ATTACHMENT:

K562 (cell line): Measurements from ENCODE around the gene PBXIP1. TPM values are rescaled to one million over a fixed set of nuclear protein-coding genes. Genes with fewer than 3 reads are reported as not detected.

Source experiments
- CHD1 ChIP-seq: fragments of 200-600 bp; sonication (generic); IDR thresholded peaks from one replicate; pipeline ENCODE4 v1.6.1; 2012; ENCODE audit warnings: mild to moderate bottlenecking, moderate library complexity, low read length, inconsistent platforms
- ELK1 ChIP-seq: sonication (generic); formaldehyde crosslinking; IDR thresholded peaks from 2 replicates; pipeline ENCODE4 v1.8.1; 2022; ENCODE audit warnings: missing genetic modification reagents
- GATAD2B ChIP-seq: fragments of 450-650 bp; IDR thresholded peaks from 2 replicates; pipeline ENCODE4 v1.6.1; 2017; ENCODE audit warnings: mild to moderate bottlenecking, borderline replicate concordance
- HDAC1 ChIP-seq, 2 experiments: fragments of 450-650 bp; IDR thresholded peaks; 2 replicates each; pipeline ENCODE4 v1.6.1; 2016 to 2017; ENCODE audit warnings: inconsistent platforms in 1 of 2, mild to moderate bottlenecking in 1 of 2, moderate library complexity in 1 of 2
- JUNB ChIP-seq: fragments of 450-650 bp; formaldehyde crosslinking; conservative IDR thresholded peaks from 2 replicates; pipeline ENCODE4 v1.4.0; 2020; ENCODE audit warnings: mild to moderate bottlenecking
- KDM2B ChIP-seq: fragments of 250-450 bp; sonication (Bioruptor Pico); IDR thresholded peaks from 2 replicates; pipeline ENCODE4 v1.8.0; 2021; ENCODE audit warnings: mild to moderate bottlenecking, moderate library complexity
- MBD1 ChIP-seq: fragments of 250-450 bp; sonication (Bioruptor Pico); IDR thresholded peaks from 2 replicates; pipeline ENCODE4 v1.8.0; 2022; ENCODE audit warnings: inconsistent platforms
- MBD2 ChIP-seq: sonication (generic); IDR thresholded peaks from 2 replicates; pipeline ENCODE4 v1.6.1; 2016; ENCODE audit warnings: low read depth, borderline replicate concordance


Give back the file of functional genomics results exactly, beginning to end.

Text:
K562 (cell line): Measurements from ENCODE around the gene PBXIP1. TPM values are rescaled to one million over a fixed set of nuclear protein-coding genes. Genes with fewer than 3 reads are reported as not detected.

Source experiments
- CHD1 ChIP-seq: fragments of 200-600 bp; sonication (generic); IDR thresholded peaks from one replicate; pipeline ENCODE4 v1.6.1; 2012; ENCODE audit warnings: mild to moderate bottlenecking, moderate library complexity, low read length, inconsistent platforms
- ELK1 ChIP-seq: sonication (generic); formaldehyde crosslinking; IDR thresholded peaks from 2 replicates; pipeline ENCODE4 v1.8.1; 2022; ENCODE audit warnings: missing genetic modification reagents
- GATAD2B ChIP-seq: fragments of 450-650 bp; IDR thresholded peaks from 2 replicates; pipeline ENCODE4 v1.6.1; 2017; ENCODE audit warnings: mild to moderate bottlenecking, borderline replicate concordance
- HDAC1 ChIP-seq, 2 experiments: fragments of 450-650 bp; IDR thresholded peaks; 2 replicates each; pipeline ENCODE4 v1.6.1; 2016 to 2017; ENCODE audit warnings: inconsistent platforms in 1 of 2, mild to moderate bottlenecking in 1 of 2, moderate library complexity in 1 of 2
- JUNB ChIP-seq: fragments of 450-650 bp; formaldehyde crosslinking; conservative IDR thresholded peaks from 2 replicates; pipeline ENCODE4 v1.4.0; 2020; ENCODE audit warnings: mild to moderate bottlenecking
- KDM2B ChIP-seq: fragments of 250-450 bp; sonication (Bioruptor Pico); IDR thresholded peaks from 2 replicates; pipeline ENCODE4 v1.8.0; 2021; ENCODE audit warnings: mild to moderate bottlenecking, moderate library complexity
- MBD1 ChIP-seq: fragments of 250-450 bp; sonication (Bioruptor Pico); IDR thresholded peaks from 2 replicates; pipeline ENCODE4 v1.8.0; 2022; ENCODE audit warnings: inconsistent platforms
- MBD2 ChIP-seq: sonication (generic); IDR thresholded peaks from 2 replicates; pipeline ENCODE4 v1.6.1; 2016; ENCODE audit warnings: low read depth, borderline replicate concordance